While many gardeners grow dahlias, few even know of the tree dahlia, Dahlia imperialis, the largest of them all. Though it can attain tree size, like other dahlias it is an herbaceous plant that dies down to the ground in cold weather. A native of Central America’s highlands, it nevertheless can be grown in fairly cold winter climates. Beyond the plant’s amazing size, the flowers are the main drawn in the garden, and they couldn’t come at a more novel time – just before the first frosts of winter hit.
D. imperialis is a large herbaceous plant standing typically between 2-6 meters tall, with extra vigorous specimens reported to top out at 9 meters. The fleshy stems grow singly or in clumps, starting out vertical, but eventually bend in a gentle arc by flowering time. They are segmented with nodes around 30 centimeters apart, giving them a superficial bamboo-like appearance. The leaves are compound in structure and are borne in opposing pairs. They look much an elderberry leaf (Sambucus sp.), with broad leaflets that are rich green in color. Underground thickened stems form clumps of elongate tubers with relatively few wiry roots.
The flower heads form rapidly late in the season, with flowering starting in early November. Each growth can hold multiple heads of flowers, bearing 2-20 pale purple flowers 10-15 cm across. Flower color is variable, ranging from mauve (most common) to pale pink and even pure white. The flower center is orange-yellow. Double flower forms also exist, both pure white and pink.
The tree dahlia is a plant of relatively high mountains, being found above 1500 meters elevation from Mexico’s central ranges, and southward to Guatemala and Panama (some sources report them from Columbia as well). These are plants of open, sunny environments growing in well drained, yet rich moist soils. In their native range some frost can be expected, hence their adaptation of going dormant in winter.
Growth begins relatively late, even here in southern Japan, usually not before mid May. In cooler maritime climates they may start even later. This is not a problem since they explode into growth during warm, wet weather. I’ve noticed that plants will grow up to around 2-3 meters tall by August and then they seem to slow down, becoming almost bushy at the top end. Then sometime in October they continue their rocket upward, growing another 2 or more meters higher, rapidly forming their flower heads which typically bloom around the second week of November.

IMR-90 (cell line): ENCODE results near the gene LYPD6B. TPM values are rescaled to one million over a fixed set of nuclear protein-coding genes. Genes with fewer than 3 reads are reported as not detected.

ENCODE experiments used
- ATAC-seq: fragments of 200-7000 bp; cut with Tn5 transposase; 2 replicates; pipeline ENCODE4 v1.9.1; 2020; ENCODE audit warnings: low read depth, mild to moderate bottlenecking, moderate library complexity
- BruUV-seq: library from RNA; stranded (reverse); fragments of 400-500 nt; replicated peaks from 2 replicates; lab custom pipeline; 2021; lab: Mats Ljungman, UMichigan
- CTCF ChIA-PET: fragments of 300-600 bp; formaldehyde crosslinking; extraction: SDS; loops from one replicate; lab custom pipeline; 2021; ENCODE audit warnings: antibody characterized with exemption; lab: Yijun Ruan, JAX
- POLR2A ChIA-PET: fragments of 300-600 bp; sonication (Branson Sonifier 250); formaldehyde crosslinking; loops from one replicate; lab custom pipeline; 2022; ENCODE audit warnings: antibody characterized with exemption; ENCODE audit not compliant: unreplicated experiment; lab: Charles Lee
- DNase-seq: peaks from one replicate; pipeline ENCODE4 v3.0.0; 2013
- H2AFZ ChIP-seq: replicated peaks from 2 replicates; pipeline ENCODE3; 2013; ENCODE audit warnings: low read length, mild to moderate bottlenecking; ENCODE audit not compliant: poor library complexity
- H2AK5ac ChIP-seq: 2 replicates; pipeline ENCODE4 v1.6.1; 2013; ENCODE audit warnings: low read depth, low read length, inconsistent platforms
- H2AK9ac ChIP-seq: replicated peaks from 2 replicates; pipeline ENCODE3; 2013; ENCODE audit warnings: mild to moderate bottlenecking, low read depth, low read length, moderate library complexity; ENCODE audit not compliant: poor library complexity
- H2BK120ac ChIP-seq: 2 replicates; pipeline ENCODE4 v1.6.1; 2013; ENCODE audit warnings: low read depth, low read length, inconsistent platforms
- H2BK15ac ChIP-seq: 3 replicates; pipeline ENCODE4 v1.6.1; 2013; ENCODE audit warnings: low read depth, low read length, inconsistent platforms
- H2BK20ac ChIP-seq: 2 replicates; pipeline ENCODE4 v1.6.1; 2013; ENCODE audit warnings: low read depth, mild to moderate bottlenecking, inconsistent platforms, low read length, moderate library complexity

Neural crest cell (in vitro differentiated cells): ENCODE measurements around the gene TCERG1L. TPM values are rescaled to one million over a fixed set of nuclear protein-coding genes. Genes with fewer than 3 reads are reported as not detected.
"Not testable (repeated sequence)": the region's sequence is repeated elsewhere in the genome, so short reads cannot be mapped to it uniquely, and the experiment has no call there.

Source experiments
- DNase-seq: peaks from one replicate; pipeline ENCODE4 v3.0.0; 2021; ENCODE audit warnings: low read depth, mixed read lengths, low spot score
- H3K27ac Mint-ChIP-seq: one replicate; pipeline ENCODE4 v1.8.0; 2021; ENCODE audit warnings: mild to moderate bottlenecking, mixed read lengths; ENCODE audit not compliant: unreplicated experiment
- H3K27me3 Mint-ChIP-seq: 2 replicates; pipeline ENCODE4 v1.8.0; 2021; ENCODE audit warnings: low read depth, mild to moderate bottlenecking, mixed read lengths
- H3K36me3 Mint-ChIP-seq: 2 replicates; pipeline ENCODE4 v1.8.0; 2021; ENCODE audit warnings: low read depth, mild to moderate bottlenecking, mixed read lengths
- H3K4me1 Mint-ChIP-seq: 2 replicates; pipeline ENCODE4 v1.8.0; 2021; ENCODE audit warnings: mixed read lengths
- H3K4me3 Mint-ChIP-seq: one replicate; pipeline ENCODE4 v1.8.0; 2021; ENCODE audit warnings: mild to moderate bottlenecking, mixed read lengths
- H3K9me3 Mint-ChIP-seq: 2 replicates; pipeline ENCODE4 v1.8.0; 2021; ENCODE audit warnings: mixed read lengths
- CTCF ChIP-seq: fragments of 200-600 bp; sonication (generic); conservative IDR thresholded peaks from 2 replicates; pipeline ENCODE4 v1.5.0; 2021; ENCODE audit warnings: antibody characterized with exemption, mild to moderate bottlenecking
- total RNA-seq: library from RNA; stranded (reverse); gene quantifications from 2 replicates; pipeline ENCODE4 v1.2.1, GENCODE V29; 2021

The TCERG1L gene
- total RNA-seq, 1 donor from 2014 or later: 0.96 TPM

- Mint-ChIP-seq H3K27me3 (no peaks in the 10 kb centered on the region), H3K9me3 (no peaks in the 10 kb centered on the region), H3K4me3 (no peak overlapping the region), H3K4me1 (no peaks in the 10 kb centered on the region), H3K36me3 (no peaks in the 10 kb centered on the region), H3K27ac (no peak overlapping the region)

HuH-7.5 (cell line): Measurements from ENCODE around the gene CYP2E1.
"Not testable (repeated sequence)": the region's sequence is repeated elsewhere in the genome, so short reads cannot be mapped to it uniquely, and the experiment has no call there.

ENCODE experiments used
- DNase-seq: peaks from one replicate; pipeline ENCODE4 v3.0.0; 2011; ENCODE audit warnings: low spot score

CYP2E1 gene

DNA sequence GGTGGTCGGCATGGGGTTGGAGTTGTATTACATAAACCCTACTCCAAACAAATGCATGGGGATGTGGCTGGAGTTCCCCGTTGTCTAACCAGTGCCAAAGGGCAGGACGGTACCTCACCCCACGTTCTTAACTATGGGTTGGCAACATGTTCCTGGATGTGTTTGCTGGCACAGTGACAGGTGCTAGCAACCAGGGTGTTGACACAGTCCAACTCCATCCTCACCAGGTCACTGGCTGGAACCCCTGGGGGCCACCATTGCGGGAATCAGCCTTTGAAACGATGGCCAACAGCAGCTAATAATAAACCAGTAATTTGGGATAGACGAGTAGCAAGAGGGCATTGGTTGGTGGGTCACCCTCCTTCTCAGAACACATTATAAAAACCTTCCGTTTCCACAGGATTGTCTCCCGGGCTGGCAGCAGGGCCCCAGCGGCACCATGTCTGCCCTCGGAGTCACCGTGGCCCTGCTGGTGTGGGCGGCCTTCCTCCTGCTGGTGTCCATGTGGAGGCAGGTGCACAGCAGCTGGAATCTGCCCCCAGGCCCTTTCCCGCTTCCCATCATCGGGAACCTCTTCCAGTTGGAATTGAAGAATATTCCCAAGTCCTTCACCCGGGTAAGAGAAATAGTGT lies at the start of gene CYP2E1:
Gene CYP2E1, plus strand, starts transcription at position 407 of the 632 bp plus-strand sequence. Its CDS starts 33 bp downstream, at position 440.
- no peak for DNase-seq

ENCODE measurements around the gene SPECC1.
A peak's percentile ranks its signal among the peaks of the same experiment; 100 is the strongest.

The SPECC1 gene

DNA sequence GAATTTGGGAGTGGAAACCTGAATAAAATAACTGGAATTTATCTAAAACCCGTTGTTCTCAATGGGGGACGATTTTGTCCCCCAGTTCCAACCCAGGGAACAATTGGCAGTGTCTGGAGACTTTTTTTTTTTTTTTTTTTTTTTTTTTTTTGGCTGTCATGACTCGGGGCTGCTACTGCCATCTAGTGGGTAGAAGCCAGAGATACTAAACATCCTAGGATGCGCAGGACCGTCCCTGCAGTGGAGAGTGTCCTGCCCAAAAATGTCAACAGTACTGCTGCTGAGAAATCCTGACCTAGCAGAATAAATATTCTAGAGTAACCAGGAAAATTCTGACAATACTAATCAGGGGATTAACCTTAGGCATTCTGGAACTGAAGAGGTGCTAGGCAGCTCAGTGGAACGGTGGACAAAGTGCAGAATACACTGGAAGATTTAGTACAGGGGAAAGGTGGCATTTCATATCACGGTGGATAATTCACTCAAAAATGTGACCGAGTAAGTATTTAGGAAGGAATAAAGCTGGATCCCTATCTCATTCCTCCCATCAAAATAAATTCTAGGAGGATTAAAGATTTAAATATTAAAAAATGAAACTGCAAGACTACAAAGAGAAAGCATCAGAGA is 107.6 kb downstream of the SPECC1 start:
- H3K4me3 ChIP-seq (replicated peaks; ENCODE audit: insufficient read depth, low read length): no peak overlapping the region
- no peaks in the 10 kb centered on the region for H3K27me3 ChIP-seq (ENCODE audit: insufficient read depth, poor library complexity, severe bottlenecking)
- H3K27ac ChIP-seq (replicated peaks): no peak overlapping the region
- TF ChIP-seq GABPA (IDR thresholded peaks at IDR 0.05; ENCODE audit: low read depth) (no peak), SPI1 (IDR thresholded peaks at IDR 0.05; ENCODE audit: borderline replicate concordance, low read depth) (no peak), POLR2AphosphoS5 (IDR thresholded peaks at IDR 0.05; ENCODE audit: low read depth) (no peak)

One issue with this plant is its late flowering period. It seems to flower after most plants have died down and with winter just around the corner. If you live in an area where the first frosts don’t come before December, then flowering will commence normally. If however frosts hit in October or November, you’ll never see your plants flower, even if they grow normally and overwinter well. This seems to be a common complaint with plants being grown in the UK and the eastern USA in cold hardiness zones below zone 8, where early season frosts are common.
Of course in climates where winters are cool to warm, and frosts come sometime after December 1st, their late flower schedule is a bonus – a dahlia on steroids flowering when most plants are going dormant. Probably the ideal environment for growing these would be in a Mediterranean climate with only mild frost in winter. Coastal California and Oregon, southern Europe, Japan’s southern islands, or coastal Australia all seem perfectly suited to optimizing the growth and flowering potential of this species.
Typically winter frosts will kill the plant to the ground. Any temperature below freezing is strong enough to kill their water filled stems. This is not a problem for the plant since it has large subterranean tubers for storing energy for next year’s growth. If the soil remains unfrozen throughout winter, then this plant can be grown outside year round. In the eastern US it is said to be fully hardy to zone 8, and marginal in 7b. Along the coastal Pacific region of the US and Canada it can probably be maintained even up to Vancouver Island, though flowering it that far north could be tricky.